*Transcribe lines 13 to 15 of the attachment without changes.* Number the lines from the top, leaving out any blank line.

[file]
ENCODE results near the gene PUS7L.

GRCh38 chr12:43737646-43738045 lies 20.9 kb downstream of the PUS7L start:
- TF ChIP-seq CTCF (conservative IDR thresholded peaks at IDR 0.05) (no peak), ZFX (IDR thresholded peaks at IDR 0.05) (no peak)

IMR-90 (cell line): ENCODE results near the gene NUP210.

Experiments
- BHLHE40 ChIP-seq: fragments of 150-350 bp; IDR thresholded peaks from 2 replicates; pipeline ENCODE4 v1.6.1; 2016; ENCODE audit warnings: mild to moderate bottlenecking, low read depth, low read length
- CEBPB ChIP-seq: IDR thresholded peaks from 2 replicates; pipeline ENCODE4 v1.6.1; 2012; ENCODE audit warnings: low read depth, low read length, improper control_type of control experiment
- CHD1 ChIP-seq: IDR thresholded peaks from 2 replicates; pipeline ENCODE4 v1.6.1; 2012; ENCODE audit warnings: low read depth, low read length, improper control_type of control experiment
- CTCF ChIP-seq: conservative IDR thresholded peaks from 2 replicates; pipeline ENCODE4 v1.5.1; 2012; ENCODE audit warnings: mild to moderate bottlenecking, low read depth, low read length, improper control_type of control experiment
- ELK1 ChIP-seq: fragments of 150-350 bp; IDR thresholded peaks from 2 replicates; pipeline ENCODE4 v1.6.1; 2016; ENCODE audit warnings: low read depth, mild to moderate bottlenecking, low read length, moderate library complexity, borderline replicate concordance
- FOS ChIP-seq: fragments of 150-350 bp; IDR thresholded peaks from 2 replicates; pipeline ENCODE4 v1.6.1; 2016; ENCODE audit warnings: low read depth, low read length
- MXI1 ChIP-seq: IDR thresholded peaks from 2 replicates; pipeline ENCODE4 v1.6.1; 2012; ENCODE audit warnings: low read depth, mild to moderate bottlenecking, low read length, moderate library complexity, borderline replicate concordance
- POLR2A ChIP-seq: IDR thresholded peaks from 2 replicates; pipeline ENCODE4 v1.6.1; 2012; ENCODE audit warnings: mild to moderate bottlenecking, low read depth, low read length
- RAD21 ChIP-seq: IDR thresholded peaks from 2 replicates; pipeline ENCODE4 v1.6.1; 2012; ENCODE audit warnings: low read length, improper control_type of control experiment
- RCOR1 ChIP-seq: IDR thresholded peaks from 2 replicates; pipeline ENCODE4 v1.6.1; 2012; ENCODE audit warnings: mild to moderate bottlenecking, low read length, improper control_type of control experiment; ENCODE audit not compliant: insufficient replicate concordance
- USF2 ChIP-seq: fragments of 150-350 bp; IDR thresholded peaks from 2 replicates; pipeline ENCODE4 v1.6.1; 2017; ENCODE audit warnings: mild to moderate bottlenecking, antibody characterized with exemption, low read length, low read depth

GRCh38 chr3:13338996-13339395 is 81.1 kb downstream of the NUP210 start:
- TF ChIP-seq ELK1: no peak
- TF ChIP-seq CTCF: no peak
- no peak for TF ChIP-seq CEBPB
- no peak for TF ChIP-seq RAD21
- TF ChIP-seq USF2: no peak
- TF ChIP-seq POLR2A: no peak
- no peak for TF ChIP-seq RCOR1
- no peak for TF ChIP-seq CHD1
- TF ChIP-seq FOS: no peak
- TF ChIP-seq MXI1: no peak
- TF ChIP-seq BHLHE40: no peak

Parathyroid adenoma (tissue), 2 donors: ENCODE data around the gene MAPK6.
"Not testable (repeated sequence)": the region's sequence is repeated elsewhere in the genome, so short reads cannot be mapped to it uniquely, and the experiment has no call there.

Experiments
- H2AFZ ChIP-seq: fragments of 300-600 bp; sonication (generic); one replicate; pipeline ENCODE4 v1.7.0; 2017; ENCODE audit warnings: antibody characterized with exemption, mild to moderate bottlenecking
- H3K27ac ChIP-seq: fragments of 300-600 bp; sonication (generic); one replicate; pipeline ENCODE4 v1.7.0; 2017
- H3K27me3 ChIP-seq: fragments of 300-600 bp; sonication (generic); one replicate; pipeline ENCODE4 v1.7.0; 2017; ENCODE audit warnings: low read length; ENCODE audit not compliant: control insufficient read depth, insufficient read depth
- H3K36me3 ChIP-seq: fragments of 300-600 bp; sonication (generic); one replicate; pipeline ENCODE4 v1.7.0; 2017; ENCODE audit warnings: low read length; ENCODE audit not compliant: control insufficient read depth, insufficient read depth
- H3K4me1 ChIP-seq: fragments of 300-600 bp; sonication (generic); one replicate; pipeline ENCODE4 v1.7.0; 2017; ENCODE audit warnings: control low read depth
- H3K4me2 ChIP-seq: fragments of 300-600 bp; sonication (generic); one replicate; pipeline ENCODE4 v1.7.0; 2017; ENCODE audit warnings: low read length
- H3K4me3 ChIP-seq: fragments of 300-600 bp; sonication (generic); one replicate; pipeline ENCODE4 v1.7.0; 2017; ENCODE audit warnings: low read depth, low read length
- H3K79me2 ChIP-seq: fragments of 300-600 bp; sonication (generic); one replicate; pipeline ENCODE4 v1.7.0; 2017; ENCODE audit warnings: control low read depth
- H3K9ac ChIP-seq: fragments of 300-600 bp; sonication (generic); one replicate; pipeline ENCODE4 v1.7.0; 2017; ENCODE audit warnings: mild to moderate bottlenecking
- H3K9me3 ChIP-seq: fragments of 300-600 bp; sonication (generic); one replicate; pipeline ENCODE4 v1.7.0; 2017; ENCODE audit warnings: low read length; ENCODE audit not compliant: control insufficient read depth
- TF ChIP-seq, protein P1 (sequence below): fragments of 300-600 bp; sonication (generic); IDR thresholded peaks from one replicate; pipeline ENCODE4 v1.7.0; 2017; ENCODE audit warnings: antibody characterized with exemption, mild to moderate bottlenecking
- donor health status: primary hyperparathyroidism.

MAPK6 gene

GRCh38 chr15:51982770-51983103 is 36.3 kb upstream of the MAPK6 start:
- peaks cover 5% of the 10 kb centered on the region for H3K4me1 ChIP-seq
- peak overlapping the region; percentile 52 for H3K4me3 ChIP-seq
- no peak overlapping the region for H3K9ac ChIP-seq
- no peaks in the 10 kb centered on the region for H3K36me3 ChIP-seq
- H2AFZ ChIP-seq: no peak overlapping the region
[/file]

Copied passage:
- POLR2A ChIP-seq: IDR thresholded peaks from 2 replicates; pipeline ENCODE4 v1.6.1; 2012; ENCODE audit warnings: mild to moderate bottlenecking, low read depth, low read length
- RAD21 ChIP-seq: IDR thresholded peaks from 2 replicates; pipeline ENCODE4 v1.6.1; 2012; ENCODE audit warnings: low read length, improper control_type of control experiment
- RCOR1 ChIP-seq: IDR thresholded peaks from 2 replicates; pipeline ENCODE4 v1.6.1; 2012; ENCODE audit warnings: mild to moderate bottlenecking, low read length, improper control_type of control experiment; ENCODE audit not compliant: insufficient replicate concordance